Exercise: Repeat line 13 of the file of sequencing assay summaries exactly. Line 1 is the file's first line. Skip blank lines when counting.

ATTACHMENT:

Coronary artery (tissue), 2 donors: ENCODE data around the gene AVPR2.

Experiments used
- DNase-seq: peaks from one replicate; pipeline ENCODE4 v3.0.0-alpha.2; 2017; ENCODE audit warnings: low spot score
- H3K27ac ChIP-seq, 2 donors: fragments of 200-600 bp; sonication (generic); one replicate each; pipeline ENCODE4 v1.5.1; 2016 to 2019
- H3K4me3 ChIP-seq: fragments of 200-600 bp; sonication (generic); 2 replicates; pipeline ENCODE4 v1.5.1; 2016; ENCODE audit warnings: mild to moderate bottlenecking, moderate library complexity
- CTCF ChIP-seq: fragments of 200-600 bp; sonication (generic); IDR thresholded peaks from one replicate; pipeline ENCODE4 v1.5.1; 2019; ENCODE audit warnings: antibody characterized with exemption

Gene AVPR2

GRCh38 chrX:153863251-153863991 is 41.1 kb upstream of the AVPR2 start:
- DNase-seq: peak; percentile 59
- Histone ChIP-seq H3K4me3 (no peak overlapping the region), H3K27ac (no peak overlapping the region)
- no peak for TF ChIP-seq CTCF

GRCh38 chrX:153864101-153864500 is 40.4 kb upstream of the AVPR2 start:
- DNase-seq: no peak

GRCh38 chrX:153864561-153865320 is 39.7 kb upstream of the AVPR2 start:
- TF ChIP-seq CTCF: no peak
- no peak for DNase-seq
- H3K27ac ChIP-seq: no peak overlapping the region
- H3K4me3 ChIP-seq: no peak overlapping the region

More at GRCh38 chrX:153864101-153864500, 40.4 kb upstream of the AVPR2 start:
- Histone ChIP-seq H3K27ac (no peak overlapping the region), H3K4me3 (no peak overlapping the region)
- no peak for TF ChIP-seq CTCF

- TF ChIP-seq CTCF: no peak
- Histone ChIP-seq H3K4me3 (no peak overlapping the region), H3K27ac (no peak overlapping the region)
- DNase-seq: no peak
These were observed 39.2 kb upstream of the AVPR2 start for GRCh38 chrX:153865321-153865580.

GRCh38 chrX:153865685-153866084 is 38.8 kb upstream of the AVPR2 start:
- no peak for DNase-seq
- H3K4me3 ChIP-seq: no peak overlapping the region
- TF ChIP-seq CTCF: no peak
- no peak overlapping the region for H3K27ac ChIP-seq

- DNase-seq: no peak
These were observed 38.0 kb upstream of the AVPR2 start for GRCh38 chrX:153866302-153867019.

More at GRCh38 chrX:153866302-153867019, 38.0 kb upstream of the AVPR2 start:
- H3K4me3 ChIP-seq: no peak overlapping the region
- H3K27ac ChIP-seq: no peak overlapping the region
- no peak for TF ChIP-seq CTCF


- DNase-seq: no peak